What to do about wild horses? Part two or two

In his newly published book, “Wild Horse Country,” writer David Philipps offers his suggestion for what to do about the overpopulation of wild horses in the West, which are overgrazing the open range: “The solution is mountain lions.”

Realizing that this will leave horse-huggers aghast and cause cattle and sheep ranchers to gasp, Philipps forges ahead, “For decades, the BLM has said the wild horse has ‘no natural predators.’ … But the same people who have long dismissed using predators to control horses as impossible have never made an attempt to understand it. They have likely been too busy rounding up and storing horses. If they took the time to look into the idea of mountain lions, they would see that research on the ground contradicts the conventional wisdom.”

Philipps came upon this audacious “solution” after visiting Dr. John Turner at his summer digs in Montgomery Pass near Boundary Peak and the California border west of Tonopah, where the researcher observed wild horses and their environs. Turner spends his winter months working in a lab researching fertility drugs such as PZP, which is being used experimentally to dart mares in an effort to keep herds in check.

The book notes that Turner first came to Montgomery Pass in 1985 intending to do research on herd dynamics that might aid fertility drug studies. Then he learned about mountain lions.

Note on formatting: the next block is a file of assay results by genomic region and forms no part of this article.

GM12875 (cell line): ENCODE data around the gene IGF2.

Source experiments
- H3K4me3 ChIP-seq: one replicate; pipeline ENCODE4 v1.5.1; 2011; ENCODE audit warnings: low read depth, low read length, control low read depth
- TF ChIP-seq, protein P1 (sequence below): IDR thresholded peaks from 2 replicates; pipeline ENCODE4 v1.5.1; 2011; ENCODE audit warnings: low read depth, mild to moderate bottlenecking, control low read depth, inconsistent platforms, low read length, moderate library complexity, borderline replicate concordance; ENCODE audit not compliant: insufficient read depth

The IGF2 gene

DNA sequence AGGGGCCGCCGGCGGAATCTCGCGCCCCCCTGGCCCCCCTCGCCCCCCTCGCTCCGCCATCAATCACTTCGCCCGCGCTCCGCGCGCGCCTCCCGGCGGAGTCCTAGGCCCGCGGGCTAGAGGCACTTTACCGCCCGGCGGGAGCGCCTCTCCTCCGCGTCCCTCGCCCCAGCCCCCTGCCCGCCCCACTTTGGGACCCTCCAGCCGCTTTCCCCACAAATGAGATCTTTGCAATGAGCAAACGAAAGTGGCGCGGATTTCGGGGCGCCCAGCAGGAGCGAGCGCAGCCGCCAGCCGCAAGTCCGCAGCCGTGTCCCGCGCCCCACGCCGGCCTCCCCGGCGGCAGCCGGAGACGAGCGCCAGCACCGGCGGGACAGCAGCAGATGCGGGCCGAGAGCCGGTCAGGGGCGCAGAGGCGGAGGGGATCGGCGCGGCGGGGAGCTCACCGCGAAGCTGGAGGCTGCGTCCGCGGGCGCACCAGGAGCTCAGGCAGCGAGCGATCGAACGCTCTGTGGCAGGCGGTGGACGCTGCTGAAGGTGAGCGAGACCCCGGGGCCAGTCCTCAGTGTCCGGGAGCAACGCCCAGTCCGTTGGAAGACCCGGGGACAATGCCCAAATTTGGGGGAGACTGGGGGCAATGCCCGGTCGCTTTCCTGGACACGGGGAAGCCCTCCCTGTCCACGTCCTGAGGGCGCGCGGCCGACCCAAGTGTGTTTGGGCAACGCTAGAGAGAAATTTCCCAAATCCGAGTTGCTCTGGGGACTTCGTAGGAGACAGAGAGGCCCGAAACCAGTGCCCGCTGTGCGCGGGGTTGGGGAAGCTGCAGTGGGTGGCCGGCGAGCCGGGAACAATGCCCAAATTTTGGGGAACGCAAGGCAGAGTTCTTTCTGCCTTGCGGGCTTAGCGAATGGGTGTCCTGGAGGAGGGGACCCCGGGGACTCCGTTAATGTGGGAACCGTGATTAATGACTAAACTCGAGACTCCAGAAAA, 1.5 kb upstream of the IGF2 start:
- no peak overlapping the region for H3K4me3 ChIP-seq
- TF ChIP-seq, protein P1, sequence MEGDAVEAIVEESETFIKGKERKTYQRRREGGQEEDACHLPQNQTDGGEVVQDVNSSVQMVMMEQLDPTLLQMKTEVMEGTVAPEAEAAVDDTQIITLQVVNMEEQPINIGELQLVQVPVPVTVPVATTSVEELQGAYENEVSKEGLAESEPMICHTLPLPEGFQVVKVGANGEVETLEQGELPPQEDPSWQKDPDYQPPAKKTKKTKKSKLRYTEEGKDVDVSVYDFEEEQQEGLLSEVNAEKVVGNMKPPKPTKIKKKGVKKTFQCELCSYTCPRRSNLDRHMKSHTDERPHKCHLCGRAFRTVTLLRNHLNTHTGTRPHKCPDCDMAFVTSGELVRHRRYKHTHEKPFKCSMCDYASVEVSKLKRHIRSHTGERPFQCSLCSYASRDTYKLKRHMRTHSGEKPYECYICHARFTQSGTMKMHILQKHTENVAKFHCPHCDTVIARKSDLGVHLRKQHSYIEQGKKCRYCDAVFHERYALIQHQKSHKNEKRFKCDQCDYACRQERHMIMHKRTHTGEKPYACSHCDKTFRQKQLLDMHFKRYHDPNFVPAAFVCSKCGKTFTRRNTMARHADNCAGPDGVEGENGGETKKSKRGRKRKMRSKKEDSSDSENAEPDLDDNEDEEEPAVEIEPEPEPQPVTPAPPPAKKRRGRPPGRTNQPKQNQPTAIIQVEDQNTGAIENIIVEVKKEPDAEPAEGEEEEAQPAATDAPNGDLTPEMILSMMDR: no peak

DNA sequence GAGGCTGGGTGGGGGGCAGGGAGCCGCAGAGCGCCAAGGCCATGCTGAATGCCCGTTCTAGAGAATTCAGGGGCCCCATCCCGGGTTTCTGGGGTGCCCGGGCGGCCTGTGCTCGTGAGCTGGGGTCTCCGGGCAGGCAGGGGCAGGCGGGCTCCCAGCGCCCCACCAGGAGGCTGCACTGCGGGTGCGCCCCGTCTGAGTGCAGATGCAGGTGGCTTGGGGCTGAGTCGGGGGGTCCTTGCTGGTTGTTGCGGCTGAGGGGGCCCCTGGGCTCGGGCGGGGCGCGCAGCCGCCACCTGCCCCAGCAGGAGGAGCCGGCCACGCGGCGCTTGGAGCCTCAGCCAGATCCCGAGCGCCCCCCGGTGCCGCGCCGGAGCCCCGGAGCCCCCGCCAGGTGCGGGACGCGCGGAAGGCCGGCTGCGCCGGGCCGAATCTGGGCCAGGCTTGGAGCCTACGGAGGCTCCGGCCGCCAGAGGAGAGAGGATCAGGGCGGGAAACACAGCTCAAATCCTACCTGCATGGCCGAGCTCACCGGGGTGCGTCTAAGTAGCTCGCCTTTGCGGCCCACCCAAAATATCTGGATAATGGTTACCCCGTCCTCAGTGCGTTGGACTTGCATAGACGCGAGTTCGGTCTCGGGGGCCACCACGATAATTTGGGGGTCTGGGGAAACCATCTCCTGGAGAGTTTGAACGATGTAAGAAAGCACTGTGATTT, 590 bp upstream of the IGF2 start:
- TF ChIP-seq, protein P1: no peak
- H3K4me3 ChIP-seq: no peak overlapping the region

“The BLM was saying there was overpopulation and there was actually underpopulation, because the mountain lions were just going crazy. This was something totally new,” the book quotes Turner as saying. “The old timers around here knew cats were hunting horses, but no one in the scientific community really realized it was happening, or that it could happen.”

Turner told Philipps that the highly adaptive lions, which weigh from 100 to 180 pounds, had learned to lie in wait near watering spots and would spring on the backs of foals, sinking their claws into the flesh and biting the neck, severing the spine in seconds.

The researcher learned this by attaching radio collars to some lions and tracking them for five years. His team discovered that mature horses were too big for the lions but they found foal carcasses near watering holes. In some years nearly two-thirds of the foals were eaten. “You would have some lions eating a foal every other week or so,” Turner told the author.